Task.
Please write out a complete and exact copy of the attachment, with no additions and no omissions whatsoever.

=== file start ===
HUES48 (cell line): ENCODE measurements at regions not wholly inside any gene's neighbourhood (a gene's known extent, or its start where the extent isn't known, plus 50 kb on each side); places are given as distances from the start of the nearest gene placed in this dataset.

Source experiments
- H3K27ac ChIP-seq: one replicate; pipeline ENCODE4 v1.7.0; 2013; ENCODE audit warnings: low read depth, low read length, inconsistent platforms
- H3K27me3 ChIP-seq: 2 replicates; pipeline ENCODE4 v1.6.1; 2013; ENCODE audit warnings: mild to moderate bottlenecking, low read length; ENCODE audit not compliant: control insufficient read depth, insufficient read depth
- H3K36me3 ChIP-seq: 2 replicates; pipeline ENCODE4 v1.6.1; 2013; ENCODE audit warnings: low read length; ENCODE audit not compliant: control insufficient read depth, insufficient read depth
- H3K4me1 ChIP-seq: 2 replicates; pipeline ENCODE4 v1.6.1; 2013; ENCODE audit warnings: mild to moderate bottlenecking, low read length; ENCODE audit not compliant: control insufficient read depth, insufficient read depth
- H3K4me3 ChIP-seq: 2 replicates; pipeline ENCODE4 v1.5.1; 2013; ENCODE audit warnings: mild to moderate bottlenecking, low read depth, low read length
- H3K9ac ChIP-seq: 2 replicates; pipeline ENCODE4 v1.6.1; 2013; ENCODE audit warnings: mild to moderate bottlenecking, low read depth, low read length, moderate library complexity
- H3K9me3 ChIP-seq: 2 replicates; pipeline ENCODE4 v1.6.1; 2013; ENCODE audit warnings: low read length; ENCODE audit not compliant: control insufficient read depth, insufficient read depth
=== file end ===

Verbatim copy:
HUES48 (cell line): ENCODE measurements at regions not wholly inside any gene's neighbourhood (a gene's known extent, or its start where the extent isn't known, plus 50 kb on each side); places are given as distances from the start of the nearest gene placed in this dataset.

Source experiments
- H3K27ac ChIP-seq: one replicate; pipeline ENCODE4 v1.7.0; 2013; ENCODE audit warnings: low read depth, low read length, inconsistent platforms
- H3K27me3 ChIP-seq: 2 replicates; pipeline ENCODE4 v1.6.1; 2013; ENCODE audit warnings: mild to moderate bottlenecking, low read length; ENCODE audit not compliant: control insufficient read depth, insufficient read depth
- H3K36me3 ChIP-seq: 2 replicates; pipeline ENCODE4 v1.6.1; 2013; ENCODE audit warnings: low read length; ENCODE audit not compliant: control insufficient read depth, insufficient read depth
- H3K4me1 ChIP-seq: 2 replicates; pipeline ENCODE4 v1.6.1; 2013; ENCODE audit warnings: mild to moderate bottlenecking, low read length; ENCODE audit not compliant: control insufficient read depth, insufficient read depth
- H3K4me3 ChIP-seq: 2 replicates; pipeline ENCODE4 v1.5.1; 2013; ENCODE audit warnings: mild to moderate bottlenecking, low read depth, low read length
- H3K9ac ChIP-seq: 2 replicates; pipeline ENCODE4 v1.6.1; 2013; ENCODE audit warnings: mild to moderate bottlenecking, low read depth, low read length, moderate library complexity
- H3K9me3 ChIP-seq: 2 replicates; pipeline ENCODE4 v1.6.1; 2013; ENCODE audit warnings: low read length; ENCODE audit not compliant: control insufficient read depth, insufficient read depth